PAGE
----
Children's Hospital Colorado

Amniotic Band Syndrome

What is amniotic band syndrome?

Amniotic band syndrome, or ABS, refers to a condition caused by damage to the amnion, the sac that surrounds the baby while they are in the womb. When this sac is damaged, fibrous strings or bands can enter the amniotic fluid. Occasionally, these bands may wrap around parts of a baby's body, hindering blood flow and growth.

In most cases of ABS, amniotic bands wrap around the arms, fingers, legs or toes. Some rare cases involve the head or waist of a baby. Damage to the amnion can occur early in pregnancy development (between 6 and 18 weeks of pregnancy) or after a fetal procedure. The earlier the bands form, the more likely it is for these bands to result in serious complications. Current studies estimate that ABS occurs in approximately 1 out of every 1,200 live births.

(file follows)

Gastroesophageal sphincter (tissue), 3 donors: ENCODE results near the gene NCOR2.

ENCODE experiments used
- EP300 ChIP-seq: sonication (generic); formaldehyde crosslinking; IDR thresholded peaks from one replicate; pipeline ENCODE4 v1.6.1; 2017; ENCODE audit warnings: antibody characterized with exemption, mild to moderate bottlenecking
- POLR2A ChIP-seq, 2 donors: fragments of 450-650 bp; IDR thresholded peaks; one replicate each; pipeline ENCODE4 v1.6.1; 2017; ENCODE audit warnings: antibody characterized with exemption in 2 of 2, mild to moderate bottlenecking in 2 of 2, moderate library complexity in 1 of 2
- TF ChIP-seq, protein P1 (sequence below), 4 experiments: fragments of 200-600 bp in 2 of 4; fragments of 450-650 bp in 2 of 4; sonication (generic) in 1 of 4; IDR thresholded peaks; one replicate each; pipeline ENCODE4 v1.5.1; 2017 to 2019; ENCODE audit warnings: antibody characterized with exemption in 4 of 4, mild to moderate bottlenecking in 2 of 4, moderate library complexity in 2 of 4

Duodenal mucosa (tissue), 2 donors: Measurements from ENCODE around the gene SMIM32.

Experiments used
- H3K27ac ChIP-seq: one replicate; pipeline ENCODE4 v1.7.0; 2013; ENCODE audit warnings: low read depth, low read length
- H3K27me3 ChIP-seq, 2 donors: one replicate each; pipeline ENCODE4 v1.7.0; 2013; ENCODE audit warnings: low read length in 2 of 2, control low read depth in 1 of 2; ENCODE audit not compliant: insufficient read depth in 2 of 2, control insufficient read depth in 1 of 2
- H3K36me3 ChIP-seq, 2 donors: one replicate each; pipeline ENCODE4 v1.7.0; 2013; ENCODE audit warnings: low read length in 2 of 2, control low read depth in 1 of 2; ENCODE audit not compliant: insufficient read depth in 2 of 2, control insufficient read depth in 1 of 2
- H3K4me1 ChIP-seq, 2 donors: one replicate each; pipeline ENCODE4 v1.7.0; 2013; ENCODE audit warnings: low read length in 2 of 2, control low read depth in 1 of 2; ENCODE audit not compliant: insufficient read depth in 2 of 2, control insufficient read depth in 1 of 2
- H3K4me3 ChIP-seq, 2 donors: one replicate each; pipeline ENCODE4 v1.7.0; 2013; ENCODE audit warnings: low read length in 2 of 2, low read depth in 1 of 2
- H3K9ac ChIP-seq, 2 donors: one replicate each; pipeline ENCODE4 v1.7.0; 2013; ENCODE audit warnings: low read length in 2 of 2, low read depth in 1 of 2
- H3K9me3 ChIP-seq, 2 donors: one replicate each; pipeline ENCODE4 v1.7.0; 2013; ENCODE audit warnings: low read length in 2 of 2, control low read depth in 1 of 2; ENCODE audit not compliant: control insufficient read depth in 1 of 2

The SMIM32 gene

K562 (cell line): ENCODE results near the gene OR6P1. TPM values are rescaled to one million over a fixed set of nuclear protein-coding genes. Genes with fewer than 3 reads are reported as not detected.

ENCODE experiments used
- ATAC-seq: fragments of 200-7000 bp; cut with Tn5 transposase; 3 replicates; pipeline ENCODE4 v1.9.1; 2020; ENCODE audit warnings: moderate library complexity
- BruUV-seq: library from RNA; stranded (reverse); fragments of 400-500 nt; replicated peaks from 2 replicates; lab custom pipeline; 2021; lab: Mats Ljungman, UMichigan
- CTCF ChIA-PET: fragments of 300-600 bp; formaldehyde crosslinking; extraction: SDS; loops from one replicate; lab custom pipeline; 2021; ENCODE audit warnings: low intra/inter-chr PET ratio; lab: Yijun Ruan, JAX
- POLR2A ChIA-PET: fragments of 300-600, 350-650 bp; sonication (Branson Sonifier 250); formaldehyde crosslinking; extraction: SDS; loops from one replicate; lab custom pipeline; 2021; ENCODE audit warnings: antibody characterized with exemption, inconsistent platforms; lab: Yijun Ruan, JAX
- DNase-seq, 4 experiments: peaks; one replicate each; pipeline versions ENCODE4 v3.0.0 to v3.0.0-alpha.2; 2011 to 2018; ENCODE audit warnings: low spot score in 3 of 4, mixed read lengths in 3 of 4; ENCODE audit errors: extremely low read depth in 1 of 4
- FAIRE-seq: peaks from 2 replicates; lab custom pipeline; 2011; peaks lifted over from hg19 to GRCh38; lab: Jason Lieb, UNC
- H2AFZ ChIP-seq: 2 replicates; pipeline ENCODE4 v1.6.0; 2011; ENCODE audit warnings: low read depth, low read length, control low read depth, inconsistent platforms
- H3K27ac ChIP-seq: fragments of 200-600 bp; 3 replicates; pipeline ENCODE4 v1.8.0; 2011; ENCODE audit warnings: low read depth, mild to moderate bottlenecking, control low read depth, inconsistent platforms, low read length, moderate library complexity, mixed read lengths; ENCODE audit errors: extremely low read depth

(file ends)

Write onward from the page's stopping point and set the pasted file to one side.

At Children’s Hospital Colorado, our Colorado Fetal Care Center is one of the country’s top centers for diagnosing and treating ABS.

What causes amniotic band syndrome?

Amniotic band syndrome usually occurs when fibrous bands enter the uterus following a partial rupture (break) of amnion. This can occur spontaneously early in pregnancy or, rarely, after a fetal procedure.

ABS is considered a sporadic event or a spontaneous accident that occurs during early development of the amnion, placenta and fetus. This means there is no known cause. The condition is not inherited and there is no increased risk of this condition happening again in a future pregnancy.